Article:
If one needs a shining example of why the days of Europe's artificial currency are numbered, look no further than the EU's poorest country which moments ago said "Ne Mersi" to the Eurozone and the European currency. From the WSJ: "Bulgaria, the European Union's poorest member state and a rare fiscal bright spot for the bloc, has indefinitely frozen long-held plans to adopt the single currency, marking the latest fiscally prudent country to cool its enthusiasm for the embattled currency. Speaking in interviews in Sofia, Prime Minister Boyko Borisov and Finance Minister Simeon Djankov said that the decision to shelve plans to join the currency area, a longtime strategic aim of successive governments in the former communist state, came in response to deteriorating economic conditions and rising uncertainty over the prospects of the bloc, alongside a decisive shift of public opinion in Bulgaria, which is entering its third year of an austerity program. "The momentum has shifted in our thinking and among the public…Right now, I don't see any benefits of entering the euro zone, only costs," Mr. Djankov said. "The public rightly wants to know who would we have to bailout when we join? It's too risky for us and it's also not certain what the rules are and what are they likely to be in one year or two."
Between the thinness of European bond markets during the summer doldrums and the hair-trigger momo-monkeys, it would appear that all the hopes and prayers of the Draghi "promise" have been more than priced into the Spanish bond curve already. Of course, short-dated yields could drop further on ECB buying; but where exactly 'should' that risk premia be? Of course, longer-dated yields could compress but does anyone really see a solution here, as opposed to short-term support to get through some debt maturities and avoid a catastrophic contagion? The critical point being - for all the anticipation of Draghi's bond-buying plan and its implicit conditionality, the Spanish yield curve has priced it all in and more - as the 2s10s curve is now at all-time (pre- and post- Euro-era) record steeps. We have seen this pattern before - into and during LTRO - that did not end well; and the crowd is getting larger and doors smaller in this one (and don't forget Corzine won't be your fall-guy this time)...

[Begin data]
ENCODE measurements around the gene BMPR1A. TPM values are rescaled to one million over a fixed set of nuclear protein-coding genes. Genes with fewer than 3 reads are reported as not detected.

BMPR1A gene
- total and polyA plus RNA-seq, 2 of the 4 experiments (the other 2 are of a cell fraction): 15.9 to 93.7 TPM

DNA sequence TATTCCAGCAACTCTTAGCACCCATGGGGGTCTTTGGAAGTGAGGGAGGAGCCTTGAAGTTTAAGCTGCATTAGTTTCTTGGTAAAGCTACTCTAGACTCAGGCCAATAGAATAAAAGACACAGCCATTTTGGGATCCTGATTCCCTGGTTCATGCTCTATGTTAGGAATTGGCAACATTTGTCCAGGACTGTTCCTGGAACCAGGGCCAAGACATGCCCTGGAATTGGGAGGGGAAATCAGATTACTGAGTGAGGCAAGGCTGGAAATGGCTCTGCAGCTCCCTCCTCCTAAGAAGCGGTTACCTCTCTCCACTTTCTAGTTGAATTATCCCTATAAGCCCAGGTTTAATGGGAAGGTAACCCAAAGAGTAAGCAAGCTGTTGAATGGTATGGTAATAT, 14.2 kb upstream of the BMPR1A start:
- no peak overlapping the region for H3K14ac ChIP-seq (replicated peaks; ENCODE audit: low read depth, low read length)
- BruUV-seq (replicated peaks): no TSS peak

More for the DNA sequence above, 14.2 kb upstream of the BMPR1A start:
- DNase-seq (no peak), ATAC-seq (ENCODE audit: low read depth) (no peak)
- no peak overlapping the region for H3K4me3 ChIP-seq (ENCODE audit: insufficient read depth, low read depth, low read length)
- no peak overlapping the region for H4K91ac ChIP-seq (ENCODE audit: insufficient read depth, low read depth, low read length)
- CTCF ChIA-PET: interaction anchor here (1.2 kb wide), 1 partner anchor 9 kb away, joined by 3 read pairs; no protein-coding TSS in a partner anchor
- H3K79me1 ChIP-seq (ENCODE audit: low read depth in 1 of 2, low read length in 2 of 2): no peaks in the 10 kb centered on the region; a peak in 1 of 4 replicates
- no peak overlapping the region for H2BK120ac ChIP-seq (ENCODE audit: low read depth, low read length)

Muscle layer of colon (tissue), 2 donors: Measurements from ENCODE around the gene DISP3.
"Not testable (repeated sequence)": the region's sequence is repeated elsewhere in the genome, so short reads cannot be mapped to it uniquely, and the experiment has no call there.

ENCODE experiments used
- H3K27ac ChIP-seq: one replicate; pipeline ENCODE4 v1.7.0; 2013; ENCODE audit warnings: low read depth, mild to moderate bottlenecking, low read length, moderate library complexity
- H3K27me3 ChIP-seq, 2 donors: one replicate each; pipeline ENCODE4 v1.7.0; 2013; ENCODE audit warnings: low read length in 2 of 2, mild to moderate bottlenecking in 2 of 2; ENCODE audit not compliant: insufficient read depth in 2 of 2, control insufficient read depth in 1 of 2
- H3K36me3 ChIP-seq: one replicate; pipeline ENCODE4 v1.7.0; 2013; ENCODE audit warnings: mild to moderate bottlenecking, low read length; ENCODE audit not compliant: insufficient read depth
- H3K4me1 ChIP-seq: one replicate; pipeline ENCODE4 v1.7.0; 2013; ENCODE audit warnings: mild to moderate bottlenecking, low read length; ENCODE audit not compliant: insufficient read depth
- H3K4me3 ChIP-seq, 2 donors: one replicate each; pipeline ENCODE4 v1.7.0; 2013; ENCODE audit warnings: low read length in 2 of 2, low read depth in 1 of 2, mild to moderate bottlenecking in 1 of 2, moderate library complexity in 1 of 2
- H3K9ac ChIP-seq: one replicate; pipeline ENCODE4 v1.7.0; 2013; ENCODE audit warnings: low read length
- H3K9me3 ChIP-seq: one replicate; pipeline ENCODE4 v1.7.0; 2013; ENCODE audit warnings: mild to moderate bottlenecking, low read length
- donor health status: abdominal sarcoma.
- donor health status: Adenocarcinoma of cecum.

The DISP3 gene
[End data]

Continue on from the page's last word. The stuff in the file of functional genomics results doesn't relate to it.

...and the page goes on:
Despite a green showing in European equity indices this morning (aside from Spain that is) - as they shrug off the dismal China/Aussie data overnight in the incessant belief that bad is good and worse is better - there is a bid in a number of the major AAA safe-haven assets in Europe. Swiss 2Y rates are dropping notably this morning, German and Danish 2Y rates are stable to dropping, and Dutch and Finnish rates remain extremely low. It seems that between Merkel's comments this morning and the following big three unanswered questions - it's not all risk-on in Europe, and expectations for a squeeze in EURUSD - with net shorts at 2012 lows and USD longs basically neutral - seem exaggerated for now. Summing up on the euro area debt crisis, SocGen notes the issues remain the same; the periphery faces an uphill battle to meet targets that few private forecasters (including ourselves) expect can be reached, the EFSF/ESM is still too small with Spain and Italy combined facing around €800bn of funding needs over the coming three years and while the ECB can be helpful, it alone is not enough.